Bob, (I guess you know) Wallace Hartley was born in nearby Colne, and the town has a memorial to him and the nearby garden also has a model of the Titanic. The town also has a pub named after him. Worth a visit, but the last time I went was last winter and the garden was in need of a little tlc, may not be case now as the gardeners may have tidied things up in the summer.
Noted you interest in cable laying ships, only recently noticed in the March 1964 edition of Model Maker magazine an item about a model of the cable layer Mercury. Built at Cammell Laird in 1962, perhaps too new for your research, but if you would like a copy of the item, I could scan and email it. Plans are still available MM782 in the shop.
Edited By Colin Bishop, Website Editor on 18/09/2016 11:14:09
|Thread: Thames river police launch|
No problems with balsa for the sides and bottom, just lay the balsa with the grain vertical. 2mm, 2.5mm or 3mm would be fine. A solid balsa block is needed at the bow. To avoid the use of ply for the deck, 1.5mm balsa would be fine.
Attached are a few photographs of mine, which show the balsa was covered with one leg from a lady's nylon tight (fine denier) and the weave was filled with varnish + paint. Balsa is fine providing you are willing to spend the time finishing the wood. I've also attached a couple of old B & W photocopies from a magazine which show further the balsa laid vertical on the sides.
Good Luck with the build.
|Thread: Victor Models "Ruby B"|
No personal experience of the kit, but found this build of the model on the American site RCGroups. Nice looking scale-sail kit.
|Thread: Vic Smeed's Model Boat Designs|
Here is the magazine item from December 1964 to complement Dave's generous offer. To see the images enlarged click on the image, hover over and the plus sign will appear, click on this.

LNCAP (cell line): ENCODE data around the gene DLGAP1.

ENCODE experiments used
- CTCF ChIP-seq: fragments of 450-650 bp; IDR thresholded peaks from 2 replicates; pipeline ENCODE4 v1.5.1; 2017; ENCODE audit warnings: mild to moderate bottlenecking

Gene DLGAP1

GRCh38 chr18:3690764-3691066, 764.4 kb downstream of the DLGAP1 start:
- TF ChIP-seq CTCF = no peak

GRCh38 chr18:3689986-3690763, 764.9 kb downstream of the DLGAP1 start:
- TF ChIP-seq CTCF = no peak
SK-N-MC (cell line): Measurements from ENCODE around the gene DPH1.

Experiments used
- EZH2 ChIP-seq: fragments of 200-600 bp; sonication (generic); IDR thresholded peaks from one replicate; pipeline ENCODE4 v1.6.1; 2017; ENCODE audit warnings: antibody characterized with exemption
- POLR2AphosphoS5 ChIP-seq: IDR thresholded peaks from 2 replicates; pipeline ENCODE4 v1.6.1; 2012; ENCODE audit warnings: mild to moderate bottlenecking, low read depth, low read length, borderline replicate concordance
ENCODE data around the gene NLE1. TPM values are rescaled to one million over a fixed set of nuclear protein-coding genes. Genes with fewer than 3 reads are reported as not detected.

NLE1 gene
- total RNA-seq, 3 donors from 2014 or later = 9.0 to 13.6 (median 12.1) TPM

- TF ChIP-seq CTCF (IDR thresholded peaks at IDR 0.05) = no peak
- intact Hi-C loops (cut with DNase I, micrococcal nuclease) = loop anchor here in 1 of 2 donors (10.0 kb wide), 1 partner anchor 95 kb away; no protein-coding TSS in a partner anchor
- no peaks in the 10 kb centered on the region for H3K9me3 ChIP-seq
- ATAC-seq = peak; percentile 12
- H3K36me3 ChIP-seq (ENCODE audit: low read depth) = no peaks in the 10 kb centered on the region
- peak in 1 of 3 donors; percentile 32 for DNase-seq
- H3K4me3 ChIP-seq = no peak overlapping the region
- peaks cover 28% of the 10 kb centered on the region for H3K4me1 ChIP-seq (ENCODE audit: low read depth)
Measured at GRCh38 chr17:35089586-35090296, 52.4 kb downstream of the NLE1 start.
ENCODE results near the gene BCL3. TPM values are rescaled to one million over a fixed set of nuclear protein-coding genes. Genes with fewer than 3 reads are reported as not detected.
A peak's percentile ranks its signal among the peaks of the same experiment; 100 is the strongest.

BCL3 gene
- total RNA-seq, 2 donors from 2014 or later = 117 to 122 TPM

|Thread: Help with old Pond Yacht|
A limited range of fittings for vintage yachts are available from Sails etc.
Model Boats magazine sell a plan with details of making the fittings. I think this (MM1105) is the plan but not 100% sure, unfortunately I lent someone my copy some time ago and never returned. The vintage model yacht group have the plan listed MM1105 as fittings for a 36R yacht. It might be worth checking with someone at myhobbystore before parting with "hard earned cash".
|Thread: Newbie being a bit ambitious....|
For building period ships, might it be worthwhile buying one of the books by Keith Julier to supplement the instructions. Keith wrote many items on model period ships. One of his books (The Period Ship Handbook Vol 3) has a feature on HMS Bounty but it is the Amati kit.
Found this in the Build Features section of this site covering the build of a period ship - HMS Sherbourne -
1:12 scale dolls houses are lovely models to build, here are a couple of photographs of the last one I built, the Artesania Latina "Linda".
|Thread: Help with old Pond Yacht|
Looking further into the Nylet site (which Mattias) mentions above, they make sails in cotton for vintage yachts and also offer a restoration service. The material most model yacht sails from the past were made from was Union Silk, this hasn't been available for many years. An excellent item on painting and finishing is in the Members Contributions section of this site, written by Paul -
The rules for the 36R class state the model should fit in a box 37" x 9" wide x 11" deep -
The Vintage Model Yacht Group may provide further help -